Young Adults Participate in
Florida Outreach Effort
“Youth for Jesus” gives experience before ASI convention

, ASI communication director
eventh-day Adventist evangelistic outreach in Orlando, Florida, not only preceded the 2010 Adventist-‚Ä®laymen’s Services and Industries (ASI) convention, but also helped trained young people in the methods and means of evangelism.
The program, called “Youth for Jesus” (YFJ), is a complement to the annual ASI gatherings. Its core audience is comprised of 15-year-olds to twentysomethings, with the majority of them teenagers. This year’s cohort of 25 girls and 17 boys converged on Florida from 21 states and three countries, including Hungary and Portugal.
This year the program’s leadership has changed: Leasa Hodges, program director since YFJ began more than a decade ago, moved on to work with Eden Valley Institute in Loveland, Colorado, and Scott Moore, director of LIFE (Lay Institute for Evangelism), stepped in. The LIFE team includes Phillip Sizemore, associate director and outreach coordinator, and Eleida Feliciano, assistant administrator.
SERMON PREP: Seth Dixon, 20, from Boone, North Carolina, studies his sermon notes in preparation for an evening meeting in Florida as part of the Youth for Jesus campaign.
LIFE has its headquarters at the Lady Lake Seventh-day Adventist Church in Lady Lake, Florida. Generally, LIFE offers two-, three-, and sixteen-week evangelism training programs to students 18 and over. The two-week program covers how to give Bible studies straight from the Bible without notes. The three-week course adds ways to implement evangelistic efforts in local churches. The sixteen-week course covers a broad range of topics, including law and grace, health evangelism, scriptural origins, Daniel and Revelation, the Spirit of Prophecy, reaching different denominations, and basic hermeneutics.
YFJ students generally spend four to five weeks doing evangelism in the city where the convention occurs, requiring leaders to plan temporary student housing and food. LIFE has housing on-site, and uses the church building next door for training and meals.
“We simply adapted our five-week summer course to accommodate the YFJ program,” says Moore.
The students attend worship and classes in the morning, followed by lunch and chores, then head out in groups to do door-to-door surveys to identify people who may be interested in Bible studies or other outreach programs. After a quick sack meal, they head to local churches to present a series of evangelistic meetings. This year they’re holding meetings in Ocala, Leesburg, Umatilla, and Plymouth-Sorrento churches. It’s a full day of work and the summers are hot, but few complain. Many YFJ students return year after year.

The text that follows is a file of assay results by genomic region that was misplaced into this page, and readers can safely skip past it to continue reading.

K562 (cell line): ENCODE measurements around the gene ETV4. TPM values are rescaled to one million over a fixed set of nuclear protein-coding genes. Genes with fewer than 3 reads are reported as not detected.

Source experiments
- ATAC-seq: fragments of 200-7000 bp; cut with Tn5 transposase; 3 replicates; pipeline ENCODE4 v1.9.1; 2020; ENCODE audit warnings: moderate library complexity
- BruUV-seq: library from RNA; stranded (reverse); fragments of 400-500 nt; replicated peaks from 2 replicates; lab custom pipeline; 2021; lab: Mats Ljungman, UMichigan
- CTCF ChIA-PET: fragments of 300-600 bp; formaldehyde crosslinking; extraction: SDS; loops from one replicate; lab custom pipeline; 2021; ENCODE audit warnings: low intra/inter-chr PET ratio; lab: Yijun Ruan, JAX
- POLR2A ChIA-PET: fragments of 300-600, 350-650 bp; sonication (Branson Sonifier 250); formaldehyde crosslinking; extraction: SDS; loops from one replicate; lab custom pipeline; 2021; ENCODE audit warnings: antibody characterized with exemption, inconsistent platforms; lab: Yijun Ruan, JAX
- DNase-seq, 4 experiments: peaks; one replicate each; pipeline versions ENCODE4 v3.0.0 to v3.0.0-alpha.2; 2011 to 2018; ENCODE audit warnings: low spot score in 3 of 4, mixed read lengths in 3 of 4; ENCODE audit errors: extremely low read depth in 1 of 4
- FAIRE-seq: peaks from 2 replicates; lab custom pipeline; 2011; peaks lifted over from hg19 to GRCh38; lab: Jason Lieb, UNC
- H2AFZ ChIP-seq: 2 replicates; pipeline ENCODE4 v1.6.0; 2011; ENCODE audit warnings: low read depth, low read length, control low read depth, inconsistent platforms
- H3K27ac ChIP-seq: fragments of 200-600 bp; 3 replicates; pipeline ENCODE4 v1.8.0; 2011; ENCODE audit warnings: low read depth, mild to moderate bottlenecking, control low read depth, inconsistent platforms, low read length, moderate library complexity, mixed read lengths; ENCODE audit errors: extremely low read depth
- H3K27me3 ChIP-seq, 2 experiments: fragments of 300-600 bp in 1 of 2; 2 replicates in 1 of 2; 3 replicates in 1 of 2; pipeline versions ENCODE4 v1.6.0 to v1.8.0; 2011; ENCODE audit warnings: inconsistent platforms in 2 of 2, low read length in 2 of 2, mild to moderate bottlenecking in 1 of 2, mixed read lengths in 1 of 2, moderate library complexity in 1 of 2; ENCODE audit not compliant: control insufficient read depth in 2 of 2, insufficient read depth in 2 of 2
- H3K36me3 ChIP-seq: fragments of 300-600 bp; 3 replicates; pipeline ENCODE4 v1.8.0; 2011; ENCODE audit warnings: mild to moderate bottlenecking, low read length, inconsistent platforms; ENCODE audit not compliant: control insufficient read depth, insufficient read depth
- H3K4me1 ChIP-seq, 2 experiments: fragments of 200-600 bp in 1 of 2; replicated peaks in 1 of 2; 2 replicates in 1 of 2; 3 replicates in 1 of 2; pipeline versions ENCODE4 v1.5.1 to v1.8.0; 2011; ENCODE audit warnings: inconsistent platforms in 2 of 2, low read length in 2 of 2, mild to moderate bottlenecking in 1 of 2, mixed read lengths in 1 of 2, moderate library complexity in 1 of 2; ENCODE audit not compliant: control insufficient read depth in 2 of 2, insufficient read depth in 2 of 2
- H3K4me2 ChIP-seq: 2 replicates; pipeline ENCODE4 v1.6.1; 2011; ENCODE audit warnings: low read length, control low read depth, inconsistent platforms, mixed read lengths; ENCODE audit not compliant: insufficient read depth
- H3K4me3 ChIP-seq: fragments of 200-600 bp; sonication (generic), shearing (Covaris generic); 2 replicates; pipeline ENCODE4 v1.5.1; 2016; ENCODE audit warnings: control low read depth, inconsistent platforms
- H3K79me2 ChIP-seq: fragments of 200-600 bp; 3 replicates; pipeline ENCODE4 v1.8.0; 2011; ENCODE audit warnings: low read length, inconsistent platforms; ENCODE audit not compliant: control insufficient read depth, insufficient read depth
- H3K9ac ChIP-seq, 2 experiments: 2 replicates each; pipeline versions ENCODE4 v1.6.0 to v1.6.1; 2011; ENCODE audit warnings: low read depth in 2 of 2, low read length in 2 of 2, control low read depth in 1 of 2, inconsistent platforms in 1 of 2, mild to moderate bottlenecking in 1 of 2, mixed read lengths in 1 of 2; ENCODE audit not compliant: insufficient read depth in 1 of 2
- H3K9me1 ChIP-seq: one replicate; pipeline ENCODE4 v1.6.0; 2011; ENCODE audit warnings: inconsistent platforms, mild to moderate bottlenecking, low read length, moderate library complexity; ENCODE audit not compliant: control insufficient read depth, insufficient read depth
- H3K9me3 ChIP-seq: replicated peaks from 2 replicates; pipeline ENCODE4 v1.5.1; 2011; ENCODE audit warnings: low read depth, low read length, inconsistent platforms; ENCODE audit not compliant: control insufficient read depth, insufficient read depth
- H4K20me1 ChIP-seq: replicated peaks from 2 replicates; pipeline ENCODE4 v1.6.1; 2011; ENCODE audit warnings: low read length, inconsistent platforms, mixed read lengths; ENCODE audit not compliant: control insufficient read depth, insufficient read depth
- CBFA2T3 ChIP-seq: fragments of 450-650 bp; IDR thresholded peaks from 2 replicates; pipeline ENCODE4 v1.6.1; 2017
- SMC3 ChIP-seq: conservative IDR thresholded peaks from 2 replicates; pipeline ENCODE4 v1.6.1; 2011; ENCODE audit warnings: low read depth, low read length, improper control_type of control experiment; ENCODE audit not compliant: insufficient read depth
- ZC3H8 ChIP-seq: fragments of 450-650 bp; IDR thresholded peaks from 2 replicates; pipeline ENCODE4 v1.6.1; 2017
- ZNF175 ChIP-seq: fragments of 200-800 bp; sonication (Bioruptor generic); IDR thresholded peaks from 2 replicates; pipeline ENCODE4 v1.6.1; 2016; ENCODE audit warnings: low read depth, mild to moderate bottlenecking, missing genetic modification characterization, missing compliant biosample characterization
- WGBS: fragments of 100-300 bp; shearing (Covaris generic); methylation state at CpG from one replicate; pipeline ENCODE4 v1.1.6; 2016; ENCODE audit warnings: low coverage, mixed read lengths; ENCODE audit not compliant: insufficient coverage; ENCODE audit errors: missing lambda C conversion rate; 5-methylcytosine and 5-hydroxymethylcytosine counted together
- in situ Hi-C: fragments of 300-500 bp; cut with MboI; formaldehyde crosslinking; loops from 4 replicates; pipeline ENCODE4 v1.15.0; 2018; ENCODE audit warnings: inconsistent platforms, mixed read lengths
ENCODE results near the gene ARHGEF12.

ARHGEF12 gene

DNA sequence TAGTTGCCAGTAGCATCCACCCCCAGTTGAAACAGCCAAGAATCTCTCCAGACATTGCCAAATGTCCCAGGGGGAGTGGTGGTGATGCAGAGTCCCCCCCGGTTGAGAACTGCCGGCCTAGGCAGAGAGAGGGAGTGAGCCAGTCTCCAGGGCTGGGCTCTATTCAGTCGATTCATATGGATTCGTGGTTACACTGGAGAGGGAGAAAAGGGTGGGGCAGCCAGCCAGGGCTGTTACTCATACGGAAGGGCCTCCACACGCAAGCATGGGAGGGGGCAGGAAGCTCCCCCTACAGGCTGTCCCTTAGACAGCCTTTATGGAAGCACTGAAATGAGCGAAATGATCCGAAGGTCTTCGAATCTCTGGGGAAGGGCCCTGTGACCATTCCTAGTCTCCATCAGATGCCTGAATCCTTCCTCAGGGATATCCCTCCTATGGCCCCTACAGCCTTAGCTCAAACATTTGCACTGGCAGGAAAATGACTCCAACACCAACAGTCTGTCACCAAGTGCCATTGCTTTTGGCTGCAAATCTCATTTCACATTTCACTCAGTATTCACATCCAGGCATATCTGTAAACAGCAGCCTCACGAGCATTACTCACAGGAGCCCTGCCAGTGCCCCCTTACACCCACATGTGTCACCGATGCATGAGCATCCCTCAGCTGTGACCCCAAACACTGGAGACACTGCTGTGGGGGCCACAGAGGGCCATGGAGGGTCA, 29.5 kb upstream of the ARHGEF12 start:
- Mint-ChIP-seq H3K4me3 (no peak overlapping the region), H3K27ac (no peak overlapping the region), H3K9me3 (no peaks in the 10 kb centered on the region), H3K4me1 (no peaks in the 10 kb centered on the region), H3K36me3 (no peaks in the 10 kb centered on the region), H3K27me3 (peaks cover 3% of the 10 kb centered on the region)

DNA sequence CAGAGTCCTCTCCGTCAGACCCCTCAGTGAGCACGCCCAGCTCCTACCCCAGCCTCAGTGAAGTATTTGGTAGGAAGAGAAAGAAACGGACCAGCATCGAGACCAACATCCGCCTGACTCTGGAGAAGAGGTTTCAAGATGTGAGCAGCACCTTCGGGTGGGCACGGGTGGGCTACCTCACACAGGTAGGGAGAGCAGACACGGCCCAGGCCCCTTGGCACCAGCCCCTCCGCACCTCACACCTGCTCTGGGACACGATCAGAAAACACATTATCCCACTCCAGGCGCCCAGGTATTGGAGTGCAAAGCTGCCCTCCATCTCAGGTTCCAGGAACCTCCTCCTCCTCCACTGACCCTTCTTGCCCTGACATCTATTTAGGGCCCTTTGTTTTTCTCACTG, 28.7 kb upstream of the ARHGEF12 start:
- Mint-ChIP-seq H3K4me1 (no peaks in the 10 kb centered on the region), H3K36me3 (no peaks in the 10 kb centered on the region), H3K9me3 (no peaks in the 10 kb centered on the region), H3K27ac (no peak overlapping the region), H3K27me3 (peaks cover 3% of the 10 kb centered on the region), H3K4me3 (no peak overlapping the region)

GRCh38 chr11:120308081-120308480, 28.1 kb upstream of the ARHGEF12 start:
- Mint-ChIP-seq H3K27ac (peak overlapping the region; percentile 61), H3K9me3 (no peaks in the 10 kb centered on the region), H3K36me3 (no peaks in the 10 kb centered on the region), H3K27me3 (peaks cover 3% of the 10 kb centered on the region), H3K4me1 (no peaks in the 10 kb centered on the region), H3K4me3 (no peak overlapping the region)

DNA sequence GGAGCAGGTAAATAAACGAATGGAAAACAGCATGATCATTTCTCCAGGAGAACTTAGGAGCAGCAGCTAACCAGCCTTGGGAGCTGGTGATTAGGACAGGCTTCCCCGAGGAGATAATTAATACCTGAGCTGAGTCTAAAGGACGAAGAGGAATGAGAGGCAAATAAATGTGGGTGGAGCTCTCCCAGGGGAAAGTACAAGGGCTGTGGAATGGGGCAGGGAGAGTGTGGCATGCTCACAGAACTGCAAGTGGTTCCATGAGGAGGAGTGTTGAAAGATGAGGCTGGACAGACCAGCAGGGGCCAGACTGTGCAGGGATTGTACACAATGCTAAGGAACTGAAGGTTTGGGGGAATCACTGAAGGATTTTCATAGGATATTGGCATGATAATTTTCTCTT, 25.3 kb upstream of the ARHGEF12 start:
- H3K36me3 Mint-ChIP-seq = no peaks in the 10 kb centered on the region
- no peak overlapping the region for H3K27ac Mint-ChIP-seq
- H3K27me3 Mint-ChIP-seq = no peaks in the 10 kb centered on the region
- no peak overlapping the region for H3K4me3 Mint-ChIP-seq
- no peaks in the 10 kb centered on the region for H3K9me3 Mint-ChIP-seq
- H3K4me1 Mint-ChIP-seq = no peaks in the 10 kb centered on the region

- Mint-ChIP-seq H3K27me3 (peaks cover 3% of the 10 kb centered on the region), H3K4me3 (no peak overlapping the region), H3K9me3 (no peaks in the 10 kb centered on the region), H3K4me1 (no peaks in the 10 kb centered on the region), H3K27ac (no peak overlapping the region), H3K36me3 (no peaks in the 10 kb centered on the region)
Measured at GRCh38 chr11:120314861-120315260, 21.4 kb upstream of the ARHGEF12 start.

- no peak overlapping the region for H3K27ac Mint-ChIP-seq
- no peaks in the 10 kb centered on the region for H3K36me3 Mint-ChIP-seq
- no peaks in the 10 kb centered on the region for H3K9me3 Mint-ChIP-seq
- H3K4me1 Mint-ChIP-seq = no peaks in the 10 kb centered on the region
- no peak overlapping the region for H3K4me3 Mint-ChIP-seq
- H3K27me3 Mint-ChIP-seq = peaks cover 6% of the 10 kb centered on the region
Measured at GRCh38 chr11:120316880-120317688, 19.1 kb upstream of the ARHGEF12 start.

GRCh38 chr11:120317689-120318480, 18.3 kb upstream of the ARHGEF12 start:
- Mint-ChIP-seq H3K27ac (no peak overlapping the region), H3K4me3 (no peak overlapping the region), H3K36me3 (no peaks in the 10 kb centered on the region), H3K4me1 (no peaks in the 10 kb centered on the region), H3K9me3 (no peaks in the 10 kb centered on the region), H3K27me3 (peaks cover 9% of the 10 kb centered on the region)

Other than the two days a week when they get to rest, play, explore, and catch up on laundry, the YFJ students are responsible for all of the outreach efforts. Some of the older, more experienced students are chosen as Bible workers and speakers. Others trade roles as greeters, materials organizers, and children’s program leaders, among other tasks.
Seth Dixon, a 20-year-old from Boone, North Carolina, is one of five speakers this year. Early this summer Dixon was having his devotions when Moore called, inviting him to be a YFJ speaker.
Dixon’s first thought was, No way, I’m not preaching! But then he got the distinct impression that the Holy Spirit was saying, That’s Me asking you to go. That’s where I want you this summer.
“I’m not a great speaker,” says Dixon, “but I am willing to be led by God.”
LIFE and YFJ actually share a history. LIFE came into existence through a generous gift to ASI from Adventist businessman Larry Sharley. After watching a YFJ baptism service on television, he was impressed to support evangelism training for young people. ASI used the gifted funds to establish LIFE under ASI Missions, Inc. Most recently, ASI funded a new kitchen for the project.
Additional information on the Lay Institute for Evangelism can be found online at  

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